How can the current refunding bonds avoid the need for more highway and surface freight transfer bond volume cap? The statute provides that the volume cap requirement does not apply to “any bond (or series of bonds)” issued to current refund a bond that met the applicable transportation bond requirements under Code Section 142(m) if the current refunding bonds meet both of the following requirements:
The average maturity date of the issue of which the refunding bond is a part is not later than the average maturity date of the bonds to be refunded by such issue.
The “amount” of the refunding bonds doesn’t exceed the “outstanding amount” of the refunded bonds.
So, Congress took our sage advice and dealt with the circumstances under which bonds issued under a new program could be refunded. How’d they do? What are the strengths and weaknesses of the language? As we have said, when we answer this question, we will set aside matters of political goals (“Highways are good! Hooray for highways!”) and focus on neutral principles for efficiently accomplishing those goals.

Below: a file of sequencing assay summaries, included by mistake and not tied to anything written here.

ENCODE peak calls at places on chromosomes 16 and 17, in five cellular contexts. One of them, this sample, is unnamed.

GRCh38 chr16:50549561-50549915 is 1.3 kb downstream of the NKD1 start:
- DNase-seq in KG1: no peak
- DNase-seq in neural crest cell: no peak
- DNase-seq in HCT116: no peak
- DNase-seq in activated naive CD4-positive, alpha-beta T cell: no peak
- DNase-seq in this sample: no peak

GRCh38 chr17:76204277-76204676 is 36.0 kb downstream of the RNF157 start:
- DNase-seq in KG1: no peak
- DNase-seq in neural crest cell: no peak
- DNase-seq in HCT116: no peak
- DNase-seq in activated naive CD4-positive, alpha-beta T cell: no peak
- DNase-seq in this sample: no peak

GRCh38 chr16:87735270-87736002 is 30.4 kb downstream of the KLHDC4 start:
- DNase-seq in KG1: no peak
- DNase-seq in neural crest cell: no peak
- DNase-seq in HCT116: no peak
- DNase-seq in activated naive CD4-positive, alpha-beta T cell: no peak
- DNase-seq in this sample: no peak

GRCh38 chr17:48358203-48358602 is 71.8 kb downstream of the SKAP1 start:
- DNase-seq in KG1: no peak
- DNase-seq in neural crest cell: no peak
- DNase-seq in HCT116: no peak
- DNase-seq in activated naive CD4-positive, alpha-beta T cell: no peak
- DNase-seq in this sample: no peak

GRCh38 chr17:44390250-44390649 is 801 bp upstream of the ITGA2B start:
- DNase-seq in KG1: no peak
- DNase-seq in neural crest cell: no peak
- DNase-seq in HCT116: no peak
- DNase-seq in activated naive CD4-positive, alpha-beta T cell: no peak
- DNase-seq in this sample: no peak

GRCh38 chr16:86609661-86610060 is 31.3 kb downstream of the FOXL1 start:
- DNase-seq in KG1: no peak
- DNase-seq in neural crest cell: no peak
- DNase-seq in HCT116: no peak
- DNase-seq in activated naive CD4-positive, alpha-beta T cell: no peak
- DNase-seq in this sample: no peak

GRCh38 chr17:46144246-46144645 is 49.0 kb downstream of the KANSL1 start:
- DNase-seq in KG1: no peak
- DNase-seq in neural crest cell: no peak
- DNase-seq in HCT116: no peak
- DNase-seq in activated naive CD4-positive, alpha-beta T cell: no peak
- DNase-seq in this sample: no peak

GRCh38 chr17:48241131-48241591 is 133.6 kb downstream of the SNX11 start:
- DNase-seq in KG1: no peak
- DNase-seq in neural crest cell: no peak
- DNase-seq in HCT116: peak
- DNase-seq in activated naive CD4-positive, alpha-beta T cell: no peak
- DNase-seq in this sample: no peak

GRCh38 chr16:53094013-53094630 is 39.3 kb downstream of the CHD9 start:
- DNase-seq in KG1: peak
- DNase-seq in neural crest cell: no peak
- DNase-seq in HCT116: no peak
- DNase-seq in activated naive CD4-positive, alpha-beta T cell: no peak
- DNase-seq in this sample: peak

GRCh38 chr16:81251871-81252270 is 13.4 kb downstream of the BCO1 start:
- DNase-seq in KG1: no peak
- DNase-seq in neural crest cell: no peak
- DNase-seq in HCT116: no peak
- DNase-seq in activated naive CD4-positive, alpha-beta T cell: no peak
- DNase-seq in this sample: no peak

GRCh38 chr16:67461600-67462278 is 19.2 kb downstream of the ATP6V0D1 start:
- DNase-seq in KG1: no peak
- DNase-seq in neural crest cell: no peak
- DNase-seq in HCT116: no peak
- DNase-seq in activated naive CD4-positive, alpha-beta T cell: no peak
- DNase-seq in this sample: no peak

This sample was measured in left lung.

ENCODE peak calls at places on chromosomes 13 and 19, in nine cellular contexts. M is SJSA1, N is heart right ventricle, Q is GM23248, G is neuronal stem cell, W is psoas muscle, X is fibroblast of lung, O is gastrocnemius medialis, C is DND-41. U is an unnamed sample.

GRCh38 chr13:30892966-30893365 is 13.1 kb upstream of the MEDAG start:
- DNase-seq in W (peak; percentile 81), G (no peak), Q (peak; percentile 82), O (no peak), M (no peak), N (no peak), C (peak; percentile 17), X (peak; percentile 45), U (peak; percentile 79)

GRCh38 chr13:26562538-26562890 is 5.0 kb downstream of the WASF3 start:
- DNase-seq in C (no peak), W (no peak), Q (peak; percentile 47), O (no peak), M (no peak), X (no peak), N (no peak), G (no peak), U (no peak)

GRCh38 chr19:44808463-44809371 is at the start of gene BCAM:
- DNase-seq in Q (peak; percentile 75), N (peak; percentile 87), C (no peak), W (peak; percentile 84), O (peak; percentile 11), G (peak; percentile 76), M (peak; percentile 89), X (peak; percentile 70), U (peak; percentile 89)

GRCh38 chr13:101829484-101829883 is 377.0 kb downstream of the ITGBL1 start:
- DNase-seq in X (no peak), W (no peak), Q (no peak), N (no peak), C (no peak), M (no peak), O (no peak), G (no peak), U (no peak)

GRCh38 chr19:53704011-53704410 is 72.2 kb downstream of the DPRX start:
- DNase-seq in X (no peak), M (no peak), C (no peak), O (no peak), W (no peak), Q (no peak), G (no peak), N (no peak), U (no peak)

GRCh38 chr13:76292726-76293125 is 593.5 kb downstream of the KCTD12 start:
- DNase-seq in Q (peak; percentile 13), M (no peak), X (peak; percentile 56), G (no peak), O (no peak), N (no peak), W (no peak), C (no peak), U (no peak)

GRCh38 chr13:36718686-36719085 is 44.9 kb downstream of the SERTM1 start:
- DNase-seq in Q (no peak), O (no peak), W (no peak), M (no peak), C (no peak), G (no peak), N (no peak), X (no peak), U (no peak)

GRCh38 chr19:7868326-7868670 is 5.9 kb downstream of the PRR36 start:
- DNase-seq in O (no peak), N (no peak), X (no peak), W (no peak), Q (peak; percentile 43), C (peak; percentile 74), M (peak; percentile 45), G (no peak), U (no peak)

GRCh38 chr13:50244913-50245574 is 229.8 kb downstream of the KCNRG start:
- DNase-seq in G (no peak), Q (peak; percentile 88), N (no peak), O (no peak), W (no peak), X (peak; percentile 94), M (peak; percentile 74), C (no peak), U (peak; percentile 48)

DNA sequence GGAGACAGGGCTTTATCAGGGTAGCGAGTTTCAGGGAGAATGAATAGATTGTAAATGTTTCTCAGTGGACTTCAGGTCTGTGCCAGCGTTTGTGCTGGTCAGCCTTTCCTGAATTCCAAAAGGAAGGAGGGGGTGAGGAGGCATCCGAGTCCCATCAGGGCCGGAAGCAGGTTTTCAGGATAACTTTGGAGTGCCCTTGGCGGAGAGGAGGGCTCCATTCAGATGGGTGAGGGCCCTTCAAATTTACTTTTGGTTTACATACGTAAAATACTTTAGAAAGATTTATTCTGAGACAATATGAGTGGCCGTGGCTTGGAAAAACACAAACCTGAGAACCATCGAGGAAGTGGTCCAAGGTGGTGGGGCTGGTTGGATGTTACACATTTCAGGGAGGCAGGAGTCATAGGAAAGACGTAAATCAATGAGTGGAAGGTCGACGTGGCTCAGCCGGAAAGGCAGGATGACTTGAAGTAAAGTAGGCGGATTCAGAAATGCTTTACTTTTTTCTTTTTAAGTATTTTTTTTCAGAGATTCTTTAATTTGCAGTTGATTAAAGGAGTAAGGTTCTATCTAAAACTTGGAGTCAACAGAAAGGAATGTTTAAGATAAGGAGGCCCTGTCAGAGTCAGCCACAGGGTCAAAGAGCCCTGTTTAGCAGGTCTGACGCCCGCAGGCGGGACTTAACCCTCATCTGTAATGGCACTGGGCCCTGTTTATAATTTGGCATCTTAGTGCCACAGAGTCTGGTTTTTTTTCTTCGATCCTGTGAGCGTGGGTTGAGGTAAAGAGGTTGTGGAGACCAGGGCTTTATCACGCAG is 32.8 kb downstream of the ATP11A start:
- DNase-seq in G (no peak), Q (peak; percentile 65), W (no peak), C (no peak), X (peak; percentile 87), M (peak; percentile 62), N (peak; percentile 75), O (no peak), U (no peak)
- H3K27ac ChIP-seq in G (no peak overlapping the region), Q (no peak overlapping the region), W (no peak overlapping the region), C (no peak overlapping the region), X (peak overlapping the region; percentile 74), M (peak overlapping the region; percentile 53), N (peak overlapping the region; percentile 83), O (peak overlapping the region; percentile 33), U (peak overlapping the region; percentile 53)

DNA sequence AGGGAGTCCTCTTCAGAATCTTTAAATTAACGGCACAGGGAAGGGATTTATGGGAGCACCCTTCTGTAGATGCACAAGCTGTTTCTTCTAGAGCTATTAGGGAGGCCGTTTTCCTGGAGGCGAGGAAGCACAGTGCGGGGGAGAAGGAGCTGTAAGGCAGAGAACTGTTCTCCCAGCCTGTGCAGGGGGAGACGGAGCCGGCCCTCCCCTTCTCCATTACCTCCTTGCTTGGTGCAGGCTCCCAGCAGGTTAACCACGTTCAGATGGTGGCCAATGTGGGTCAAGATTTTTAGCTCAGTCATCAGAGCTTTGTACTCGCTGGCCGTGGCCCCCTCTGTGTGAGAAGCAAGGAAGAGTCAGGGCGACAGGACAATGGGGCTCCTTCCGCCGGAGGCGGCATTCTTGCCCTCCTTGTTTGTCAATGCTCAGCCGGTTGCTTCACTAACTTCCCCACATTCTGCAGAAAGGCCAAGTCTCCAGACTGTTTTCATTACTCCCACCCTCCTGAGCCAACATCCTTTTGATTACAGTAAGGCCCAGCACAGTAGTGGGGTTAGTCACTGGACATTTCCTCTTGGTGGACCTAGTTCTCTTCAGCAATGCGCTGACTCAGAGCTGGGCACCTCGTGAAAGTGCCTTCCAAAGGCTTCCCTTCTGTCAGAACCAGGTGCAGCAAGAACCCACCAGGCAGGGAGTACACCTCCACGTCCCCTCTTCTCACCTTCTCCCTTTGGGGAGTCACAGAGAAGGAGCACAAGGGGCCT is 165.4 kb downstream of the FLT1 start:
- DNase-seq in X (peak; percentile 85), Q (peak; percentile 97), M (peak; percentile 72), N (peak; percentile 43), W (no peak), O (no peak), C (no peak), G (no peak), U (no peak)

The provision takes up the question of refundings and does not leave it to the IRS or USDOT to fill in that gap. This alone should not be overlooked and is worthy of praise.
The language, which refers to a “series of bonds,” addresses the fact that tax-exempt bonds are often refunded more than once. The correct reading of the language appears to be that a current refunding won’t need more volume cap if either the refunded bonds got volume cap or didn’t need it because the refunded bonds met the refunding exception.
The refunding exception uses the neutral terms “bonds” and “issue,” meaning that a taxable refunding issue could be used as part of the chain of refundings without “breaking the chain” of tax-exempt eligibility. Although the importance and desirability of taxable structures waxes and wanes over time, given the long life cycle of a typical tax-exempt bond issue (particularly these bonds, which are often issued to finance major construction projects with a long useful life), this is a helpful feature of the language.